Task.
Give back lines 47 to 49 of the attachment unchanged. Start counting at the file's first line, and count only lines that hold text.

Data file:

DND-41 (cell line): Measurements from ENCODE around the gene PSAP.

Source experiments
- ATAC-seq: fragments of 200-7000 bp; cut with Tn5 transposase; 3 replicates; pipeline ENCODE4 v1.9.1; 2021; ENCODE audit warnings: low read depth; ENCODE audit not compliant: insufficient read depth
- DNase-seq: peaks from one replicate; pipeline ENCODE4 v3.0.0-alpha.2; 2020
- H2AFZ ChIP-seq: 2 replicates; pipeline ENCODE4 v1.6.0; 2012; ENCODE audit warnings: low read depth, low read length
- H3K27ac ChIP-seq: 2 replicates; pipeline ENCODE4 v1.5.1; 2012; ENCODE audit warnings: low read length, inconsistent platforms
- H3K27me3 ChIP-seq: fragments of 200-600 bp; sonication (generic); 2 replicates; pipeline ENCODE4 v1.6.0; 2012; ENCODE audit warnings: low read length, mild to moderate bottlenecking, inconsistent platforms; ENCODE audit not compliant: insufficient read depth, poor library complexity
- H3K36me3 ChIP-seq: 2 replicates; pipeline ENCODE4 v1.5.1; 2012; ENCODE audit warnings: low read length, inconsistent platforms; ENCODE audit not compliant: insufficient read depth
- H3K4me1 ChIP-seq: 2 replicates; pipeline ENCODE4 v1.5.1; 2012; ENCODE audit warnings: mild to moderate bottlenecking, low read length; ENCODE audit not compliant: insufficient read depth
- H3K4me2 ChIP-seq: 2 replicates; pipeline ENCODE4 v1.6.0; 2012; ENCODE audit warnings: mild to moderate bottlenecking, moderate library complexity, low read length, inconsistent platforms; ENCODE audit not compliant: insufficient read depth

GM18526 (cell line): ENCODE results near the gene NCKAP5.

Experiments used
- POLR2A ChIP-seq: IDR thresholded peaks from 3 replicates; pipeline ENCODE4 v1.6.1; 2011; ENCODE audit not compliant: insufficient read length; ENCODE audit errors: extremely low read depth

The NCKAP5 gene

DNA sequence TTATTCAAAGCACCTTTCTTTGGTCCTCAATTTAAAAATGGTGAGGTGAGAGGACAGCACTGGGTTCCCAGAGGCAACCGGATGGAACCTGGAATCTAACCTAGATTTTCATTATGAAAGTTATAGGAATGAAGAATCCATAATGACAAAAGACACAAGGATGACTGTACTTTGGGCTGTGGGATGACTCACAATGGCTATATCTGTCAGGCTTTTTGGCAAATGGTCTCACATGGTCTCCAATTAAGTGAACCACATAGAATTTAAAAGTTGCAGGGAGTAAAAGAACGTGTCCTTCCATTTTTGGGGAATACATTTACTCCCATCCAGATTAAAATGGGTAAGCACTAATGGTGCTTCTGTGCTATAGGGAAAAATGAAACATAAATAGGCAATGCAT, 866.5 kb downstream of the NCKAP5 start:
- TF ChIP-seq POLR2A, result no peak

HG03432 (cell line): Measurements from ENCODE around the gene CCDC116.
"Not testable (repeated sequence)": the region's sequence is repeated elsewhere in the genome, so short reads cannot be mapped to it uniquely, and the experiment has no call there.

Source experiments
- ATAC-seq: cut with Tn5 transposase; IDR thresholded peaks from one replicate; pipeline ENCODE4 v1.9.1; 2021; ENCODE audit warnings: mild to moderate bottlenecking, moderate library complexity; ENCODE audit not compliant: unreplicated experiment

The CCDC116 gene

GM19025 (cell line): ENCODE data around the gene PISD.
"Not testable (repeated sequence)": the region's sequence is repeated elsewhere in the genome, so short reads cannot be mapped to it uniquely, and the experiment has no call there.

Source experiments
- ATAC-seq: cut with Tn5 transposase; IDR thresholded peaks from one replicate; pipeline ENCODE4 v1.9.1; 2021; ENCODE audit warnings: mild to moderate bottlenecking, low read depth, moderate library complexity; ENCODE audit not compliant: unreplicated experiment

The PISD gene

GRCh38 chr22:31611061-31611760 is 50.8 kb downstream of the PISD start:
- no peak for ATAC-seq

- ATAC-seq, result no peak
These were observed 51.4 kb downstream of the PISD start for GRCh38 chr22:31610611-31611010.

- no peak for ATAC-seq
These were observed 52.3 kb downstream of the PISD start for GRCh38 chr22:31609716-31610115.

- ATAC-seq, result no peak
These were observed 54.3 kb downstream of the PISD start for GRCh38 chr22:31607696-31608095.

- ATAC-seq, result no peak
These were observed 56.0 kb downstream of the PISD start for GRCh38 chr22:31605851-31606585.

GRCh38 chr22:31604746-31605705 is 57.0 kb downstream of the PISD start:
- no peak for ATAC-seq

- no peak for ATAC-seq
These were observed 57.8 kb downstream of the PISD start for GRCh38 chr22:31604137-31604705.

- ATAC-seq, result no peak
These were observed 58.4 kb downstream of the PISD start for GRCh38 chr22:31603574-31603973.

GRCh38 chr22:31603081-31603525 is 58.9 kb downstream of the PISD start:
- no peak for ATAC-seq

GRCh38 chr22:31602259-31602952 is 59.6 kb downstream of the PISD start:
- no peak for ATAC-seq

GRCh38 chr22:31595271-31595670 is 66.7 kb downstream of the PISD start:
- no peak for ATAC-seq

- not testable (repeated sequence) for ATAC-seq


GRCh38 chr22:31595271-31595670 is 66.7 kb downstream of the PISD start:
- no peak for ATAC-seq

- not testable (repeated sequence) for ATAC-seq